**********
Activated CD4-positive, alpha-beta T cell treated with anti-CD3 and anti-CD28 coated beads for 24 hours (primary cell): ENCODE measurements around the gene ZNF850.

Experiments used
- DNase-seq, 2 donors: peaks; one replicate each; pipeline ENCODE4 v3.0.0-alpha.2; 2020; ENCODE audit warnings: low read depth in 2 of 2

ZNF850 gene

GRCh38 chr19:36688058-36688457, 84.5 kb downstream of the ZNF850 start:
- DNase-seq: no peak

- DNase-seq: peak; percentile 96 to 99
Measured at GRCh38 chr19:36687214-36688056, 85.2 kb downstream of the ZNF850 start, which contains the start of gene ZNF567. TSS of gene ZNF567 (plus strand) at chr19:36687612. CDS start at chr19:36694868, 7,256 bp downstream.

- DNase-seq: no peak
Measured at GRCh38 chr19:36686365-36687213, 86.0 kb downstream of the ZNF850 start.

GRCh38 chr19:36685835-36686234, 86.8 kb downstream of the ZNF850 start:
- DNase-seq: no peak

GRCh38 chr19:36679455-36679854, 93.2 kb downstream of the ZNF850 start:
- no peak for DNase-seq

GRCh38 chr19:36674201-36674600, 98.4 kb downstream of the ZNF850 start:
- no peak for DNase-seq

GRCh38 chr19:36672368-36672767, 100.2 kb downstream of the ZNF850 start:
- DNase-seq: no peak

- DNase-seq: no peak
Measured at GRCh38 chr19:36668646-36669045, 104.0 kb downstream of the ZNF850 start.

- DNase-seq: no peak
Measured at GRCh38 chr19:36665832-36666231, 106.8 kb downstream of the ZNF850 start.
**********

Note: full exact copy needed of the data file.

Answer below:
Activated CD4-positive, alpha-beta T cell treated with anti-CD3 and anti-CD28 coated beads for 24 hours (primary cell): ENCODE measurements around the gene ZNF850.

Experiments used
- DNase-seq, 2 donors: peaks; one replicate each; pipeline ENCODE4 v3.0.0-alpha.2; 2020; ENCODE audit warnings: low read depth in 2 of 2

ZNF850 gene

GRCh38 chr19:36688058-36688457, 84.5 kb downstream of the ZNF850 start:
- DNase-seq: no peak

- DNase-seq: peak; percentile 96 to 99
Measured at GRCh38 chr19:36687214-36688056, 85.2 kb downstream of the ZNF850 start, which contains the start of gene ZNF567. TSS of gene ZNF567 (plus strand) at chr19:36687612. CDS start at chr19:36694868, 7,256 bp downstream.

- DNase-seq: no peak
Measured at GRCh38 chr19:36686365-36687213, 86.0 kb downstream of the ZNF850 start.

GRCh38 chr19:36685835-36686234, 86.8 kb downstream of the ZNF850 start:
- DNase-seq: no peak

GRCh38 chr19:36679455-36679854, 93.2 kb downstream of the ZNF850 start:
- no peak for DNase-seq

GRCh38 chr19:36674201-36674600, 98.4 kb downstream of the ZNF850 start:
- no peak for DNase-seq

GRCh38 chr19:36672368-36672767, 100.2 kb downstream of the ZNF850 start:
- DNase-seq: no peak

- DNase-seq: no peak
Measured at GRCh38 chr19:36668646-36669045, 104.0 kb downstream of the ZNF850 start.

- DNase-seq: no peak
Measured at GRCh38 chr19:36665832-36666231, 106.8 kb downstream of the ZNF850 start.